St. Mary's Basilica, PhoenixName of Church St. Mary’s Basilica

Address 231 North Third Street, Phoenix, AZ 85004

Phone number 602-354-2100


Mass times Saturday vigil, 5 p.m.; Sunday, 9 & 11 a.m.  Monday – Friday, 12:05 p.m.  Holy days, 12:05 & 5:15 p.m.

Confessions Saturdays, 4 p.m.

Names of priests Franciscan Fathers Vincent Mesi, pastor and rector, and Micah Muhlen. The church has been staffed by Franciscan friars since 1895; Father Muhlen delivered a good homily on the Word of God when this writer was present. Years ago, Phoenix suffered from scandals that reached the office of the previous bishop, but today, the orthodox bishop is Thomas Olmsted is at the helm. He is celebrating his 10th anniversary of becoming bishop of Phoenix this year.

School No.

Special groups and activities Holy Hour and adoration, 11 a.m. & 5 p.m.; St. Mary’s Youth Group; Ministry to the Sick and Homebound; Ministry of Care (brings the Eucharist to shut-ins); Legion of Mary; St. Vincent de Paul Society.

Music The parish has a pipe organ; on weekends you’ll enjoy more traditional music.

Fellow parishioners The parish serves 750 families that drive in from all over the Phoenix area, as well as businessmen who come to Mass during the week. It also draws a significant number of visitors. All Masses are in English.

Parking There is a small parking lot beside the church, or underground parking under the chancery office.

Acoustics Good.

Cry room No, but children are welcome. Take them out into the courtyard if they become unruly.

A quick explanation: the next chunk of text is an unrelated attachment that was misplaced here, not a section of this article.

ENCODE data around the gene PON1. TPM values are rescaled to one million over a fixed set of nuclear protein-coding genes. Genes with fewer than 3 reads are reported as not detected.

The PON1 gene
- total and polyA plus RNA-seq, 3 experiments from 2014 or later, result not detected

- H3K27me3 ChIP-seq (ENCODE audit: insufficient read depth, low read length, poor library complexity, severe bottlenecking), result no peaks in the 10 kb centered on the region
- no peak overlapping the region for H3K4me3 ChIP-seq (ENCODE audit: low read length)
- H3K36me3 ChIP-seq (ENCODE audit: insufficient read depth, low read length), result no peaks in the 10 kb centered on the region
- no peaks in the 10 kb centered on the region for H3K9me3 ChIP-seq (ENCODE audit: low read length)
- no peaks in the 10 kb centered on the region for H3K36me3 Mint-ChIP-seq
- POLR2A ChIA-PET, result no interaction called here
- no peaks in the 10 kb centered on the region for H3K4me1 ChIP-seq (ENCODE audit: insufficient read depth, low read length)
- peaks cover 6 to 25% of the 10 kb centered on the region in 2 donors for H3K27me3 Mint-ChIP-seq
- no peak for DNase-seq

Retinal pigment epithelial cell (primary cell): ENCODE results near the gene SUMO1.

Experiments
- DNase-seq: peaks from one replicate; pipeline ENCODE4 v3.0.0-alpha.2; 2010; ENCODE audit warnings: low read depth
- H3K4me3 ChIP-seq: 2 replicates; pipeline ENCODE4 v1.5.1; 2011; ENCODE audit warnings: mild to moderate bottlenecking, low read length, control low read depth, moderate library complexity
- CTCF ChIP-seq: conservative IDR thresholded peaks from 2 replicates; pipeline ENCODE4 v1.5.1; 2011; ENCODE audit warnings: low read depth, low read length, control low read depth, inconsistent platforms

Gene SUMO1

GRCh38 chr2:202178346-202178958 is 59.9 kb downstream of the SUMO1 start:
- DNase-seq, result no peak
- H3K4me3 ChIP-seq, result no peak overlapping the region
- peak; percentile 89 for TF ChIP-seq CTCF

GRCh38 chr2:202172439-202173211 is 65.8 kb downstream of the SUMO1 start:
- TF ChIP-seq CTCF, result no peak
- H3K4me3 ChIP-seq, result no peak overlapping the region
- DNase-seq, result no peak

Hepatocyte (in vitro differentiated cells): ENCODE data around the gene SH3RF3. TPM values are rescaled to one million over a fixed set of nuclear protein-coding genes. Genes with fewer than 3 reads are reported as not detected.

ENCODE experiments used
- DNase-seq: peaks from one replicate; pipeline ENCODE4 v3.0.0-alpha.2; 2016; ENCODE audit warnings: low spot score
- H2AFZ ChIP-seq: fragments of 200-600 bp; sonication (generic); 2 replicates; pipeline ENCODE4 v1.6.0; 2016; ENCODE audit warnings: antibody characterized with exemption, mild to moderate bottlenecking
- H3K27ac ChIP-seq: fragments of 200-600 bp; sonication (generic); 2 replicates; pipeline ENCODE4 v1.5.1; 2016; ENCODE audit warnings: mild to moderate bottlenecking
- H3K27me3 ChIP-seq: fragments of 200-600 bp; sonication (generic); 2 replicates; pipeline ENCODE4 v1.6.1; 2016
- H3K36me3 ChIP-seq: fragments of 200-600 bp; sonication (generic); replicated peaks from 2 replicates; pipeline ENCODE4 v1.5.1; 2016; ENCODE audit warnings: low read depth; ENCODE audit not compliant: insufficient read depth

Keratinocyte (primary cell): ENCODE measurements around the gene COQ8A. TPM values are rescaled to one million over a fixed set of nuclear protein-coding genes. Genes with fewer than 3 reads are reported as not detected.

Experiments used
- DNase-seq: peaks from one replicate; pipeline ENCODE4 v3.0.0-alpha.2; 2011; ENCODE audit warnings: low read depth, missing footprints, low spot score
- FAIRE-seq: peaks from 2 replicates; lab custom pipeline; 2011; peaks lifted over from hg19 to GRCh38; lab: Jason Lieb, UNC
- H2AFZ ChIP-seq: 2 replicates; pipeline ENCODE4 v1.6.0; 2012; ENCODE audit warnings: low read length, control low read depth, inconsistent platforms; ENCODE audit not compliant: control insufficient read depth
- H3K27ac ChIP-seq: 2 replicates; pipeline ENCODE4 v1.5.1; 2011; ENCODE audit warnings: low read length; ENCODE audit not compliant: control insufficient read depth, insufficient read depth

Parish bulletin Available online.

Additional observations St. Mary’s Basilica is surrounded by hotels, offices and the convention center in downtown Phoenix and is about 50 yards away from the chancery office for the diocese. The parish was established in 1881; the current church completed in 1914. It is built in the traditional style.  One of its most notable features is its stained glass windows; in the rear, as you exit, is a particularly beautiful one featuring the Blessed Mother. It has a traditional altar, two side altars, an altar rail, tall white columns and statues of the saints.

Alongside the church is a large courtyard featuring statues of St. Francis, Mother Teresa, and Pope John Paul II. The entrance to the chancery is on the opposite side of the courtyard, but it is not the rectory of the church and is not where you should go for information. Take a look inside the chancery, as it has a nice chapel and exhibits featuring Pope John Paul II’s visit to Phoenix in 1987. (He celebrated Mass for 75,000 in Tempe’s Sun Devil Stadium; you can see the chair the pontiff sat in, and some of the items he wore, such as his mitre.)